A group of protesters gathered around the Los Angeles County Museum of Art yesterday to oppose the HBO film Phil Spector, accusing the movie of implying the deceased actress Lana Clarkson committed suicide. One of the protesters was Clarkson's former publicist, Edward Lozzi, who said the group changed their focus from preventing the film's production to blocking the movie from Emmys recognition.
"To see that this film was going to be made was a slap in the face," Lozzi told The Hollywood Reporter. "We were so happy Phil Spector was in prison." Lozzi and two other men held a sign that read, "HBO's Phil Spector murders the truth. No Emmy for the film that hurts people alive today." Lozzi said the protest represented around 50 core members of the group Friends of Lana Clarkson.
Phil Spector is a true-crime biopic starring Al Pacino as Spector and Helen Mirren as defense attorney Linda Kenney Baden. Lozzi said he had seen the film and was unhappy with its focus on Spector's defense, which revolved around the idea that Clarkson killed herself. According to Lozzi, the film suggests Clarkson committed suicide because she was depressed after turning 40.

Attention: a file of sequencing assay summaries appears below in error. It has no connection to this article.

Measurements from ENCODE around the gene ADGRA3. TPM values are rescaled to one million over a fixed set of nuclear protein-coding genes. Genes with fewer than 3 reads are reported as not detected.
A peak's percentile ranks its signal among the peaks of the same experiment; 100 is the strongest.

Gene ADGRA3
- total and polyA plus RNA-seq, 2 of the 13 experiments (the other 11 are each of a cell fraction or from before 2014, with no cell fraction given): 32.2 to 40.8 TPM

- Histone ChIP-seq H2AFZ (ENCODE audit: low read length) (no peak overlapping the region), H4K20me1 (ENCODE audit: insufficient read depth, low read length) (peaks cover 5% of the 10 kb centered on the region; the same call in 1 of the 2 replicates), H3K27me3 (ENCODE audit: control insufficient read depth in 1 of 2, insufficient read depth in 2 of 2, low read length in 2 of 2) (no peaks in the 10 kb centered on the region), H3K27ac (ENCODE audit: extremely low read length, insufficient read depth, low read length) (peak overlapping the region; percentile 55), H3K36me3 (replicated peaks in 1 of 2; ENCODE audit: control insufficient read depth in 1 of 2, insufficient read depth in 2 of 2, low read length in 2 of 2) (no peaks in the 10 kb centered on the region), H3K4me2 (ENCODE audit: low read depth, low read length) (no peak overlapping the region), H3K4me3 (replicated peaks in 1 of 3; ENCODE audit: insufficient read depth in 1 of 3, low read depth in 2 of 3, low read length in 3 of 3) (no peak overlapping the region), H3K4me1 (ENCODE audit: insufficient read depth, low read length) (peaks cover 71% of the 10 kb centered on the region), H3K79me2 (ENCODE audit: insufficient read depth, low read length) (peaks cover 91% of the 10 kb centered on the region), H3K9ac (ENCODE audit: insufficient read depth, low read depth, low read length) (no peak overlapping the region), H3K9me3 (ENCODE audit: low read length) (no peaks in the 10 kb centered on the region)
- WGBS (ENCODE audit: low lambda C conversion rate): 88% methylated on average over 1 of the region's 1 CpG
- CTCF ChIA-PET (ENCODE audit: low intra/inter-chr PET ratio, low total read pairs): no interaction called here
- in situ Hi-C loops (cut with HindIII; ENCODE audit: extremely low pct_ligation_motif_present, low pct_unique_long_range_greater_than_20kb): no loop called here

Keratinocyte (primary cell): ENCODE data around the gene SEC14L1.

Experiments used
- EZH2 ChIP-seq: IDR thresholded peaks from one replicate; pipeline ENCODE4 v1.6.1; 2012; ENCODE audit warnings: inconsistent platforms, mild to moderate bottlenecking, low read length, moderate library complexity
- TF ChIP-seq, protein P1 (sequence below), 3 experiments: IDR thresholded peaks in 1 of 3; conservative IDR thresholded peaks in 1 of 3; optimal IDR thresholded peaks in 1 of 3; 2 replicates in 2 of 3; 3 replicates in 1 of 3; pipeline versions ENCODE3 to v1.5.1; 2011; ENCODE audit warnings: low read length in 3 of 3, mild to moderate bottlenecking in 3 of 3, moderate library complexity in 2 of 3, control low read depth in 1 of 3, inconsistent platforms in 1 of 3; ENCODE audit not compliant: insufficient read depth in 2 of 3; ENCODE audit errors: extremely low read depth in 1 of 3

Clarkson was found dead in Spector's Alhambra, California mansion in February 2003, and Spector was convicted of second degree murder in 2009 and sentenced to 19 years to life in prison. Director David Mamet suggested in 2011 that Spector might be innocent. "They should have never sent him away. Whether he did it or not, we'll never know," he told the Financial Times, "but if he’d just been a regular citizen, they never would have indicted him." Last February, Spector had an appeal shot down by the U.S. Supreme Court.